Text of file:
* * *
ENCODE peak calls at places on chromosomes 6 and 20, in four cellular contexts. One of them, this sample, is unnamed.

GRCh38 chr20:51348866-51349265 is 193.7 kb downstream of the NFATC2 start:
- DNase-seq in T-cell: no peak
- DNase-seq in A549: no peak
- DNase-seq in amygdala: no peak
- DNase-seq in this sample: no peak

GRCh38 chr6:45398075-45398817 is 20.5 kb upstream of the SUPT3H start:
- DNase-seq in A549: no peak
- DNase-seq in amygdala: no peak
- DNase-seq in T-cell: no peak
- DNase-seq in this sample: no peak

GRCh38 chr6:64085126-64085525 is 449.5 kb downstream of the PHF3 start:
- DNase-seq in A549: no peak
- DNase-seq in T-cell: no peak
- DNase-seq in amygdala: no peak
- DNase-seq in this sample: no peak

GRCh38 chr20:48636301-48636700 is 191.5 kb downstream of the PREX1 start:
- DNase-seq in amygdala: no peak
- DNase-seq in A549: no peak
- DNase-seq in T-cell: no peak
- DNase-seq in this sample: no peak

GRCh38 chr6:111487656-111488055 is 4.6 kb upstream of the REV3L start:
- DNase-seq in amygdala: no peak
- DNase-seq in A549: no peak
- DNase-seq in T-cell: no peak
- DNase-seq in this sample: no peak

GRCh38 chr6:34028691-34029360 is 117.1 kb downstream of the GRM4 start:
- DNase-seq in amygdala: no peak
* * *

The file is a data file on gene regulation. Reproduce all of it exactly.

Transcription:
ENCODE peak calls at places on chromosomes 6 and 20, in four cellular contexts. One of them, this sample, is unnamed.

GRCh38 chr20:51348866-51349265 is 193.7 kb downstream of the NFATC2 start:
- DNase-seq in T-cell: no peak
- DNase-seq in A549: no peak
- DNase-seq in amygdala: no peak
- DNase-seq in this sample: no peak

GRCh38 chr6:45398075-45398817 is 20.5 kb upstream of the SUPT3H start:
- DNase-seq in A549: no peak
- DNase-seq in amygdala: no peak
- DNase-seq in T-cell: no peak
- DNase-seq in this sample: no peak

GRCh38 chr6:64085126-64085525 is 449.5 kb downstream of the PHF3 start:
- DNase-seq in A549: no peak
- DNase-seq in T-cell: no peak
- DNase-seq in amygdala: no peak
- DNase-seq in this sample: no peak

GRCh38 chr20:48636301-48636700 is 191.5 kb downstream of the PREX1 start:
- DNase-seq in amygdala: no peak
- DNase-seq in A549: no peak
- DNase-seq in T-cell: no peak
- DNase-seq in this sample: no peak

GRCh38 chr6:111487656-111488055 is 4.6 kb upstream of the REV3L start:
- DNase-seq in amygdala: no peak
- DNase-seq in A549: no peak
- DNase-seq in T-cell: no peak
- DNase-seq in this sample: no peak

GRCh38 chr6:34028691-34029360 is 117.1 kb downstream of the GRM4 start:
- DNase-seq in amygdala: no peak